The car color was just one of the many discrepancies that Fiske and Starr chose not to report but are included in the 20-page appendix.
Another oddity is the missing X-ray of Foster’s body in the autopsy report. Then there was the fact that Foster’s fingerprints didn’t appear on the gun. Nor did he have any grass or dirt on his shoes after supposedly hiking from his car to a remote section of the park.
‘Was Foster depressed?’
Kessler’s writings support the narrative that Foster was “profoundly depressed” after moving from Little Rock, where he was a partner with Hillary Clinton in the Rose Law Firm, to Washington to serve at the White House.
“Foster was profoundly depressed, but Hillary lambasting him was the final straw because she publicly embarrassed him in front of others,” Clemente told Kessler. “Hillary blamed him for failed nominations, claimed he had not vetted them properly, and said in front of his White House colleagues, ‘You’re not protecting us’ and ‘You have failed us,’ Clemente says. “That was the final blow.”
After the White House meeting, Foster’s behavior changed dramatically, the FBI agents told Kessler.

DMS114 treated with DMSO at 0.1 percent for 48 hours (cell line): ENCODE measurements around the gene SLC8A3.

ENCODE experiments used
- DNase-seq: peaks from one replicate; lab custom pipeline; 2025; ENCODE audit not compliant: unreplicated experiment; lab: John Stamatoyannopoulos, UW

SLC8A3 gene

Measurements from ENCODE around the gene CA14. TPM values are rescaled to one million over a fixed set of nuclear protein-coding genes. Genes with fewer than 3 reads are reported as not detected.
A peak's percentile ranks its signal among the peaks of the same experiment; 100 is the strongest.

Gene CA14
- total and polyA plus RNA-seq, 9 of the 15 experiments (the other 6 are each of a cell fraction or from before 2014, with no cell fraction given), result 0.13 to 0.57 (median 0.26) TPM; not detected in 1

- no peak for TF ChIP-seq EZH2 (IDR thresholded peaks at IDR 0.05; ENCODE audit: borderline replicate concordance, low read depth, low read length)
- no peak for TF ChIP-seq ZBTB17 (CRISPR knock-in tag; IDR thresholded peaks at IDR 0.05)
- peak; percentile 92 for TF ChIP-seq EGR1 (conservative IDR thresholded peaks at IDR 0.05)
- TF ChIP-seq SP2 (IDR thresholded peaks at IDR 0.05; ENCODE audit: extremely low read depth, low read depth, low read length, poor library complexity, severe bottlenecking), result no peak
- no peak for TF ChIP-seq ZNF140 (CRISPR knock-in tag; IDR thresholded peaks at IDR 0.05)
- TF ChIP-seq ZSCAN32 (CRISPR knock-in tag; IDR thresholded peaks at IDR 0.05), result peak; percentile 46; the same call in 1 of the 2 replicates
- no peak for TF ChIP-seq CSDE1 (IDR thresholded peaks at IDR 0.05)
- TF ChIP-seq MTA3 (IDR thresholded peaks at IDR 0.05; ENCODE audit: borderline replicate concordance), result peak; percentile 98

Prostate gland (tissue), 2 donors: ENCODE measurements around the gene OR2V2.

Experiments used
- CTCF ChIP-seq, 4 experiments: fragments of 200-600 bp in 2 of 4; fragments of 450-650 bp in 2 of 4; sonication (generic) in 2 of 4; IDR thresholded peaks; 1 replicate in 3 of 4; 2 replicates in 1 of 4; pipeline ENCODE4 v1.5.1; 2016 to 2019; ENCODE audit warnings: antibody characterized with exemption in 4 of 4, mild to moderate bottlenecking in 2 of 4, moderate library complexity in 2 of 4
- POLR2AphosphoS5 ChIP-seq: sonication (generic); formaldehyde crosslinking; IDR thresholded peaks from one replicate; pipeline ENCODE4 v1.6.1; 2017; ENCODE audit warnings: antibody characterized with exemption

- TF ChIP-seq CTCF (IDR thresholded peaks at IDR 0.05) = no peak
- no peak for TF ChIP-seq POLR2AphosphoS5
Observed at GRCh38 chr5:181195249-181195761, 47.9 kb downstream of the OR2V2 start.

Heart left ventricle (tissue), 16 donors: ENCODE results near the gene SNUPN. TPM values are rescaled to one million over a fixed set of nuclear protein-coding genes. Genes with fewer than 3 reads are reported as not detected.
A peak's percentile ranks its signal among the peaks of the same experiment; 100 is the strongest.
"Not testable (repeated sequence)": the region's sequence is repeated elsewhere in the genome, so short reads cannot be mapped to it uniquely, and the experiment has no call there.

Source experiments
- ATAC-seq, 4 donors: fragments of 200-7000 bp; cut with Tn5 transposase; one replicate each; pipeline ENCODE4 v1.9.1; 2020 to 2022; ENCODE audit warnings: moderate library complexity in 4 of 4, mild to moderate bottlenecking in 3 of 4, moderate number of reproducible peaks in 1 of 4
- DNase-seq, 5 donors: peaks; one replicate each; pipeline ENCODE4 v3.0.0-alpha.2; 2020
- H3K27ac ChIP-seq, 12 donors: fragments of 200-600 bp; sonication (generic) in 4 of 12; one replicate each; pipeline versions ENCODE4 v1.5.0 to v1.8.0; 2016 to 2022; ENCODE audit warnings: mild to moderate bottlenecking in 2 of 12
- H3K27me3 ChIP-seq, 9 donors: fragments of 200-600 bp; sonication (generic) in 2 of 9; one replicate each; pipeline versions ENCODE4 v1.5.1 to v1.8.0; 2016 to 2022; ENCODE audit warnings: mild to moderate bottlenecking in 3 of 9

“Those who knew him said his voice sounded strained, he became withdrawn and preoccupied, and his sense of humor vanished,” Kessler writes. “At times, Foster teared up. He talked of feeling trapped.”
“Those who knew him said his voice sounded strained, he became withdrawn and preoccupied, and his sense of humor vanished. At times, Foster teared up. He talked of feeling trapped.”
Again, Turley and Knowlton dispute this characterization.
James Rutherford had lunch with Hillary Clinton at her mother’s home in Little Rock the morning after Foster’s death, and he testified Mrs. Clinton “was in complete shock and disbelief at the thought of Foster committing suicide.”
More than two weeks later, she remained incredulous about the suicide ruling.
“Of a thousand people who might commit suicide, I would never pick Vince,” Hillary Clinton told the New Yorker in an Aug. 9, 1993, article titled “The Suicide” by Sidney Blumenthal.
Yet, Turley says, the American public is to believe Hillary changed her mind. They are asked to believe that she trusted the conclusion of Ken Starr, the longtime Clinton nemesis, when there was ample evidence to suggest her longtime friend was murdered.